An amazing first 72 hours
Initially, we didn’t give out any passwords for real FluidDB API access. That was partly to give ourselves a chance to recover, partly because we wanted to take it slowly to see how FluidDB usage would go, and partly because we really did launch early – we have a lack of monitoring and admin tools to prove it.
On Monday night I think I was more mentally exhausted than ever before. Apart from having very little sleep, the emotional side and stress factor was high. I’d told many people we would launch on the 17th, and really didn’t want to have to postpone. On the weekend Esteve and I had found two problems, one seemingly serious, and fixed them. I built the final Amazon EC2 images on the Monday morning. Esteve had been putting in long hours to roll the 0.3 version of txAMQP. Xavi was putting the final touches on the web registration process and we were moving domains and URIs around hastily after realizing there was an overlap. It was all pretty calm, but there was a lot going on.
On Tuesday I figured I’d take it easy, just keep an eye on things, and even take the kids to the pool. But it didn’t work out exactly as planned… We found that people were getting into FluidDB, and exploring using the anonymous user (the user you become if you don’t send a username). The anon user has very limited abilities, but can do a few things. Several people had shown up in the #fluiddb IRC channel we’d made and were discussing how to program to the API, and what they had learned so far.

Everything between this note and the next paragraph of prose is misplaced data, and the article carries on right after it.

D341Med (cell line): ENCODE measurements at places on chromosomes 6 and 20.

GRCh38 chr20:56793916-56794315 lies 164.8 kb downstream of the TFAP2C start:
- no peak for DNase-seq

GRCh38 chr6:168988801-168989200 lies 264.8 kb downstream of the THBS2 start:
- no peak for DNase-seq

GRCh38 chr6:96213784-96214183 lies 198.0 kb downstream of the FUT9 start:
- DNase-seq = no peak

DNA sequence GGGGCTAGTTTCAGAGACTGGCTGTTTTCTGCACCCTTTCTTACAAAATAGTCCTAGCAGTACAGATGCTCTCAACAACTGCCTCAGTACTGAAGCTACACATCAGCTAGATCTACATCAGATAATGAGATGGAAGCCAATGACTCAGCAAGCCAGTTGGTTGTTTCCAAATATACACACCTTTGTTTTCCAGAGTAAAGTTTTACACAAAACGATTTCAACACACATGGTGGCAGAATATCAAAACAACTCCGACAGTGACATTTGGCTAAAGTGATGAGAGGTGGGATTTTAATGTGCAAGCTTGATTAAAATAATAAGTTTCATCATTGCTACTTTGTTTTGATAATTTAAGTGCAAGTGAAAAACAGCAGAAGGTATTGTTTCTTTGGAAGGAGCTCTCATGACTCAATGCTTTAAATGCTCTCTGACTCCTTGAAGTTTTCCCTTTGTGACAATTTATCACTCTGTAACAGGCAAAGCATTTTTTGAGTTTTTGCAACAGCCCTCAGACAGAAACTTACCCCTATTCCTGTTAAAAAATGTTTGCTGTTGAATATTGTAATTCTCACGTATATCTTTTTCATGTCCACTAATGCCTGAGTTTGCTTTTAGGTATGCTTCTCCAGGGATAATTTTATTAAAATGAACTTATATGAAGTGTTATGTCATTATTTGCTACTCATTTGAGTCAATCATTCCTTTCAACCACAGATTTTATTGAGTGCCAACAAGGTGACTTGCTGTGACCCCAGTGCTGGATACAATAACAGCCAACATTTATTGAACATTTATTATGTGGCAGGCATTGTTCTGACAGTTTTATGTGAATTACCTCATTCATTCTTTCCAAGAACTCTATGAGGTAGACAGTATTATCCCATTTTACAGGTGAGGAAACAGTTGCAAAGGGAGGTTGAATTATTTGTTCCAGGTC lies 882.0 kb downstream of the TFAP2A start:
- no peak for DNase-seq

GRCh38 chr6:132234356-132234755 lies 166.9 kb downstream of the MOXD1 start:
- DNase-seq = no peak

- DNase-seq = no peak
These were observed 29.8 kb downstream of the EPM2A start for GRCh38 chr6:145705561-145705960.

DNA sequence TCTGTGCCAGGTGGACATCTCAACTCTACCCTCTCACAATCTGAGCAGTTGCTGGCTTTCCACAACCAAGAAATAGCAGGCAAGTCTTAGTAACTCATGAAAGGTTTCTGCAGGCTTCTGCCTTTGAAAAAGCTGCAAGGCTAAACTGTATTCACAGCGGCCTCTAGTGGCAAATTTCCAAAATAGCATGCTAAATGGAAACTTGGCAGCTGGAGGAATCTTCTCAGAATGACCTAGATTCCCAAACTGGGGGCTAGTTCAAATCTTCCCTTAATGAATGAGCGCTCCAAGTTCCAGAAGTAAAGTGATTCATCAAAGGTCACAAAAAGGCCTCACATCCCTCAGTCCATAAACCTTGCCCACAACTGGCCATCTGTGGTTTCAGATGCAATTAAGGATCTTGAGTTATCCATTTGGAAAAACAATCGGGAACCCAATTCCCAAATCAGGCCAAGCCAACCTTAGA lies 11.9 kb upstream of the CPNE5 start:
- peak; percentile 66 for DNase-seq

And we were stunned to see that within 12 hours of the release, Seo Sanghyeon in Korea had blogged about us, had written a small Python library for talking to FluidDB, and had even written glue to make a FUSE filesystem backed by FluidDB. Who is that guy? we all wondered.
Since then it’s been one great surprise after another. We’ve been having 20-35 people in #fluiddb on IRC. Four client-side libraries have been written or begun (for Common Lisp, PHP, and at least a couple for Python). The people on #fluiddb have pointed out a few shortcomings of our HTTP REST interface. They’ve run into several (small, thankfully) bugs. They’ve helped to improve the documentation in multiple ways. They’ve been teaching each other. They’re sharing code. They’ve helped clarify RFC2616 and our sometimes marginal interpretation or plain misuse. They’ve discovered and intuited most of the internal organization of FluidDB. We are now using the client libraries written by these incredible people from all over the world; they’re in Korea, South Africa, Italy, the US, Uruguay, Spain, Canada, France, the UK, and probably several other countries. It’s amazing.
There’s also been a ton of support and a lot of nice comments on Twitter and Friendfeed. Some examples: 1, 2, 3, 4, 5, 6, 7, and 8. You can search Friendfeed or search Twitter to see a whole lot more.
I couldn’t have imagined a nicer way to launch FluidDB. Hanging out in IRC with a bunch of smart, enthusiastic, and energetic hackers going over the ins and outs of FluidDB is like a dream come true. It makes me smile to think of the number of times I’ve been dubiously asked why I was so sure other programmers would like FluidDB. So if you’re wondering what FluidDB is all about and how to use it, please head over to #fluiddb on irc.freenode.net and say hi. And to everyone already there: thanks so much